Jeans that fit. I've given up on walking my way back into the next size down comfortably anytime soon. Don't be put off by the crossed arms. That's a polite posture in the OR, when scrubbed in, it allows others to move around you with more space.
We are not psychic. As a species, we just aren't. And yet we keep assuming we can know what is in another's mind without asking. We attribute to others what we would be feeling in that situation. Judgement, rudeness, lying, friendliness, and perhaps rarely the most accurate, disinterest. This has benefits, allows us to be compassionate. May keep us safe around hostile people. But it's not really accurate for anything less than those very general situations.
My mother consistently told me she couldn't read my mind, that I had to actually tell her what was wrong. (So, very good instructions.) I was one of those quiet kids by nature, and around my father, learned early to keep my thoughts to myself. I knew whatever I said to him would be giving him ammunition to throw back at me. And at other times, my mother would tell me she knew me better than I knew myself, knew what I was thinking. Knowing I could lie to her about nibbling on the chocolate chips she kept for baking, and get away with it, gave me a mental space of my own. Gave the lie to her contradictory assertions.
She also assured me "Of course he loves you, he's your father." I knew he didn't treat me lovingly. I didn't care if he bragged about how smart I was to the men in the neighborhood he talked with, assuming that was true. Even that smacked of taking credit for my achievements - when he actually interfered with my studying and was contemptuous of intelligence. How my mother could claim to know what he felt, especially when it contradicted my own reading, and her own statement that she couldn't read minds, confused me.
I don't know, I cannot know, what is in anyone else's thoughts. Unless they tell me, and that seems consistent with how they behave. So D and I tell each other what we feel, what we are thinking, and have so many years together to trust each other at our words. We watch Moby's body language, and guess at his intentions to the best of our ability. We know these are just educated guesses. We hope he feels loved, by treating him kindly, as the cat he is.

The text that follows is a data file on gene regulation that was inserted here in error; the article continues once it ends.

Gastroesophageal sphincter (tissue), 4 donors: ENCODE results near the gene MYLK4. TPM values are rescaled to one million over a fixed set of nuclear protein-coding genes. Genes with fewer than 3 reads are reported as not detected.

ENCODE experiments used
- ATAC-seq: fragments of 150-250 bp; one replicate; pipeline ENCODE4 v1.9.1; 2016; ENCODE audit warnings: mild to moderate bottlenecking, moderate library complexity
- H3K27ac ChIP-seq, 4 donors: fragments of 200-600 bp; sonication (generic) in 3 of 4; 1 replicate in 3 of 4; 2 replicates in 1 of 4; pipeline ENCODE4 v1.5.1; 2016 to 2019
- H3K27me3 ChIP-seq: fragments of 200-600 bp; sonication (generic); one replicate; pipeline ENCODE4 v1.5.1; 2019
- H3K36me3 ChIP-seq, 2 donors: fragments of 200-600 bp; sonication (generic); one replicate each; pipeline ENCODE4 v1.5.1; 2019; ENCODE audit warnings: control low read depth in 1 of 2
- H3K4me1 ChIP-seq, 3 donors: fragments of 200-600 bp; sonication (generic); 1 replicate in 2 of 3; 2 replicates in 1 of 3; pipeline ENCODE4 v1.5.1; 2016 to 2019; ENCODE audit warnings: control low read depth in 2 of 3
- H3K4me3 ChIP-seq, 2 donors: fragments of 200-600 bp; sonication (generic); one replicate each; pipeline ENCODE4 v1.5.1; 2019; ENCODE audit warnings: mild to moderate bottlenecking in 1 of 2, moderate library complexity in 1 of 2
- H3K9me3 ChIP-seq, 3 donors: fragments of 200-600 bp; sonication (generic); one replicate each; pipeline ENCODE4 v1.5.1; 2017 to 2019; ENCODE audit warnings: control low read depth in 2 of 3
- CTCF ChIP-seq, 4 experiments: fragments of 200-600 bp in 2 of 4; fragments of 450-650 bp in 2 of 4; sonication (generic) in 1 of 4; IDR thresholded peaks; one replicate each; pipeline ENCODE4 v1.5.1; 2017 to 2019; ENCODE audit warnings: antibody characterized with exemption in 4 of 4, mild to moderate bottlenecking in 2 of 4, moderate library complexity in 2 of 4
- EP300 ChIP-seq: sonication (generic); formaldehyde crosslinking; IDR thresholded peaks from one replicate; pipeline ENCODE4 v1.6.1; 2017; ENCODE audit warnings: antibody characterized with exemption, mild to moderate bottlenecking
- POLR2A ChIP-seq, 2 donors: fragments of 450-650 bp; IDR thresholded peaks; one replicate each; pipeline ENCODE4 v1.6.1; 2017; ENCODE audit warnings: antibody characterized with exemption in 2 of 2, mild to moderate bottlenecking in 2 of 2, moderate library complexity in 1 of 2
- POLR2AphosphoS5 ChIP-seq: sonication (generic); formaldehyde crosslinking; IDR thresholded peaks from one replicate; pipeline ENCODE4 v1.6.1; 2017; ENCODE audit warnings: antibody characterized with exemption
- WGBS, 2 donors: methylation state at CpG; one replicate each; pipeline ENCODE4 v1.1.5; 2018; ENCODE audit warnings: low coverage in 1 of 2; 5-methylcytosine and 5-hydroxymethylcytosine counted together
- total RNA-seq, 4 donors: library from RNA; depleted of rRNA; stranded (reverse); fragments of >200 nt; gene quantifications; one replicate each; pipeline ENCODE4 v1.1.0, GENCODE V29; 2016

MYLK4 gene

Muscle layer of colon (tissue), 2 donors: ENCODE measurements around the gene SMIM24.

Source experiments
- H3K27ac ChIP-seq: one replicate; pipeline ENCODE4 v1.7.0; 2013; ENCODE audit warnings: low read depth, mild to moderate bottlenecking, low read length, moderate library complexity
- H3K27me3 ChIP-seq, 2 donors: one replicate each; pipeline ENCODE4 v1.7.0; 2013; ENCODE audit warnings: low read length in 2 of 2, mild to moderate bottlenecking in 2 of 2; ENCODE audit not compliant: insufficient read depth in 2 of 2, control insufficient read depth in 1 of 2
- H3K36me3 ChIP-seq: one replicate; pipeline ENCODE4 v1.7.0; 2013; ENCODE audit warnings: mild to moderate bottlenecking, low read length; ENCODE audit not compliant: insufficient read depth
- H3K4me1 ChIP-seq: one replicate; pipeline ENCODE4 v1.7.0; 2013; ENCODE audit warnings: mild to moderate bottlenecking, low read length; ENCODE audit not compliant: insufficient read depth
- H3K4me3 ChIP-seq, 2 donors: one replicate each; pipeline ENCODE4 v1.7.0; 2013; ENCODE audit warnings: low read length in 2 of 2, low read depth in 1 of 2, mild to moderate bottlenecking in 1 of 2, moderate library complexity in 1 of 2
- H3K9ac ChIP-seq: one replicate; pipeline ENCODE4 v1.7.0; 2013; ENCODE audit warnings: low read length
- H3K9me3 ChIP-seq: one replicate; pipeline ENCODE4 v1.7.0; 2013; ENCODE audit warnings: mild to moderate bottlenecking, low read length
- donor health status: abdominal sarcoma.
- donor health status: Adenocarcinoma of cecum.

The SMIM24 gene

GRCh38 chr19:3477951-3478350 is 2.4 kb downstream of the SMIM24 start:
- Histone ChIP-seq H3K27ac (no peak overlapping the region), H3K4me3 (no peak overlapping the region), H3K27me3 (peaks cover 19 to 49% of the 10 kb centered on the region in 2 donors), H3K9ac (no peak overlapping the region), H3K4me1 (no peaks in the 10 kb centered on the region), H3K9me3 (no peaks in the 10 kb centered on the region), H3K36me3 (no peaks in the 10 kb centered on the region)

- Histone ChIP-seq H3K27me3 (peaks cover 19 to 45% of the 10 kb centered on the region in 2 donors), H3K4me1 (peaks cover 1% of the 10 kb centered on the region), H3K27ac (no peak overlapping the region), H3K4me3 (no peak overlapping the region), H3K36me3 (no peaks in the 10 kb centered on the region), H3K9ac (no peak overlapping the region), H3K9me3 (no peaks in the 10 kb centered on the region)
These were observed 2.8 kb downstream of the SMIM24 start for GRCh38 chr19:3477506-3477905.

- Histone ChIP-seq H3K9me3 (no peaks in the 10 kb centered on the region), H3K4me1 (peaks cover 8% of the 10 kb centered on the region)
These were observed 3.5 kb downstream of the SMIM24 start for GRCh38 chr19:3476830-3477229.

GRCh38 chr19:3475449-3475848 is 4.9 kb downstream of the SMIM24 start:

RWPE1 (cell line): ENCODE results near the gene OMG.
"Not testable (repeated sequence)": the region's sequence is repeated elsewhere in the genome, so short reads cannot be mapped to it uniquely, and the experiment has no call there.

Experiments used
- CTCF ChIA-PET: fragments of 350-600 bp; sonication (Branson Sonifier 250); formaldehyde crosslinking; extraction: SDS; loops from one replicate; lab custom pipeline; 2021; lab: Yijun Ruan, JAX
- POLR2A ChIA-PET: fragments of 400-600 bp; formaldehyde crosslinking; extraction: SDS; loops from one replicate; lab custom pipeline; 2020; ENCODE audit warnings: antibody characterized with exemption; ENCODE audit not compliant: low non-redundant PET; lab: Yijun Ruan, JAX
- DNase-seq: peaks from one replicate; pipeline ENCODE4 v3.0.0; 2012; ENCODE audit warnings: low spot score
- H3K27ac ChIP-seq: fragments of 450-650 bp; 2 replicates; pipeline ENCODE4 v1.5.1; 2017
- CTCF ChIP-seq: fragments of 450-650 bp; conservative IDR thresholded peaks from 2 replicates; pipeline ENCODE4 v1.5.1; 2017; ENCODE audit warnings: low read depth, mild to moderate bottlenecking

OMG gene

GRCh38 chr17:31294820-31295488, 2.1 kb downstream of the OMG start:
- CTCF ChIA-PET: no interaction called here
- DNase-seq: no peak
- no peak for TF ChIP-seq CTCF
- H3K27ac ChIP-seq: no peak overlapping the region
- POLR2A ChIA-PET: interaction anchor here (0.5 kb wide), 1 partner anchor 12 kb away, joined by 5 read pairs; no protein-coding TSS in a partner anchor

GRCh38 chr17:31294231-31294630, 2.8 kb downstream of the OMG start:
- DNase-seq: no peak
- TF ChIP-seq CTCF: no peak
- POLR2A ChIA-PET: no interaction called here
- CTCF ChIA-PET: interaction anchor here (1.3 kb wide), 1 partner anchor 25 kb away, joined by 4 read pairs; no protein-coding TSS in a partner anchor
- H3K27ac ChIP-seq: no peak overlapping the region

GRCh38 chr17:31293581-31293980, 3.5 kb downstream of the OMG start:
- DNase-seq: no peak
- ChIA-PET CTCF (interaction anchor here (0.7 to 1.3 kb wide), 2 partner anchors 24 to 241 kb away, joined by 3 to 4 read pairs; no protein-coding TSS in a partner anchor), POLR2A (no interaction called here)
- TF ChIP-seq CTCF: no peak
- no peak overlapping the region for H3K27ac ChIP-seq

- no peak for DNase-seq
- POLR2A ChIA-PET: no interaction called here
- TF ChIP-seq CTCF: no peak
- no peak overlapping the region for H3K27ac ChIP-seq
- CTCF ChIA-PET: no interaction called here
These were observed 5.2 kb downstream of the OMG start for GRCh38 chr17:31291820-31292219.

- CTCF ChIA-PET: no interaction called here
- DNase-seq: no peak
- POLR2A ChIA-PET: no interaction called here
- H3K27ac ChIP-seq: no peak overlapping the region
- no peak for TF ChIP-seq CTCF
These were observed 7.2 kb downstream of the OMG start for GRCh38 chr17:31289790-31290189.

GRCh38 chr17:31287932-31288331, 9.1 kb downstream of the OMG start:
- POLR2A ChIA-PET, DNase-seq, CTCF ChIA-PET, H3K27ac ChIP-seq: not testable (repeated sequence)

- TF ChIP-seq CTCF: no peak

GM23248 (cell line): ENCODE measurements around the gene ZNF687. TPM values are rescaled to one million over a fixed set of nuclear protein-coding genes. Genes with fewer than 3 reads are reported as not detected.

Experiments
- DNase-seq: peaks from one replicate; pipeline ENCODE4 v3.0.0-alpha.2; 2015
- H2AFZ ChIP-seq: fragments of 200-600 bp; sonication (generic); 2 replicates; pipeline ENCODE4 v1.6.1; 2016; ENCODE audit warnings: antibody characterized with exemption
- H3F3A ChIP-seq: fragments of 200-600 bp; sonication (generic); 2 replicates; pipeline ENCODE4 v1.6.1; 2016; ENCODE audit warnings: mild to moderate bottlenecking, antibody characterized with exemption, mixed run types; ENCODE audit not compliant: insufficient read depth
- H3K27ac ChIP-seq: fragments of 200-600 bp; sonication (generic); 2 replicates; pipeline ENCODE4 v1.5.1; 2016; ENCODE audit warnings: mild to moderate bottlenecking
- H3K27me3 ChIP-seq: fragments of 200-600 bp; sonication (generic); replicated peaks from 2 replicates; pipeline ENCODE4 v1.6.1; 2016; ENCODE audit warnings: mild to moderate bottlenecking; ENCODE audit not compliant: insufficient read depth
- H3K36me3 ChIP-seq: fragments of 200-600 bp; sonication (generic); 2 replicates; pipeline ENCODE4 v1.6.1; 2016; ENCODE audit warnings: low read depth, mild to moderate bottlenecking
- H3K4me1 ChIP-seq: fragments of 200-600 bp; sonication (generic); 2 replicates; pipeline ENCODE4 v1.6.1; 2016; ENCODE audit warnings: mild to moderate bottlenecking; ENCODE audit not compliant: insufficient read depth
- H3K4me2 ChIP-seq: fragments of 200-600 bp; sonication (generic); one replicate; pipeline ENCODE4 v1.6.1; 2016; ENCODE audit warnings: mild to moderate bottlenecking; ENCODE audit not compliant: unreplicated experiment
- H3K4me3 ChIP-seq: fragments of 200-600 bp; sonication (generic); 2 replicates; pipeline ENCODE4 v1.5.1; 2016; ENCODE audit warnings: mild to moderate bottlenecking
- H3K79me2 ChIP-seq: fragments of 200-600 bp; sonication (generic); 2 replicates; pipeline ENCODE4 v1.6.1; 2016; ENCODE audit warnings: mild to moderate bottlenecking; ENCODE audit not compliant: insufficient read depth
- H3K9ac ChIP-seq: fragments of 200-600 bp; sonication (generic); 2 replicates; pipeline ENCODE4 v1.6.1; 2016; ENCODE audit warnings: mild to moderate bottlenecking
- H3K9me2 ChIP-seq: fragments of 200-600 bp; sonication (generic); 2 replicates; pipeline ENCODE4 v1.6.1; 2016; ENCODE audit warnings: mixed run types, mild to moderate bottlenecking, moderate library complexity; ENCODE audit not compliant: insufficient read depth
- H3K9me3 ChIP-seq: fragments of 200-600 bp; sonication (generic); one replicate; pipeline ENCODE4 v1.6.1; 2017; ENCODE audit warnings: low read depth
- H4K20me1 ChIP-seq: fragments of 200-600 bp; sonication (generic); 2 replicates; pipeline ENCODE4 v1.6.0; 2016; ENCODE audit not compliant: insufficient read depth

I have observed since childhood that the people who most assert that they are not lying, that others are liars, are the most likely to be twisting the truth all out of shape. Angry people figure everyone is out to get them. I am starting to learn that behaving in a cheerful way allows the people around me to relax enough to be at their best, take me as a friend. This has been my work of the past week, and the response, both from my cow-orkers, and within myself, has astonished me. I'd already come a long way toward this, but the sense of mastery eluded me.
Telling a girl to "Gimme a smile!" is intrusive and insulting, resulting in my own defensive snarls of "what have I got to smile about..." If only one person had told me, "When you smile, you feel better. You smile for your own joy, it just happens to leak out on others." Not to go around grinning all the time. My face when I am thinking is not a happy-looking one, but that's a matter of others trying to read my mind. Which fails, of course. But my having a ready smile, to throw up as a shield or an opening to others, helps me prepare for social interaction, upsets their presumptions about me.
The whole of life is just full of new lessons, ain't it?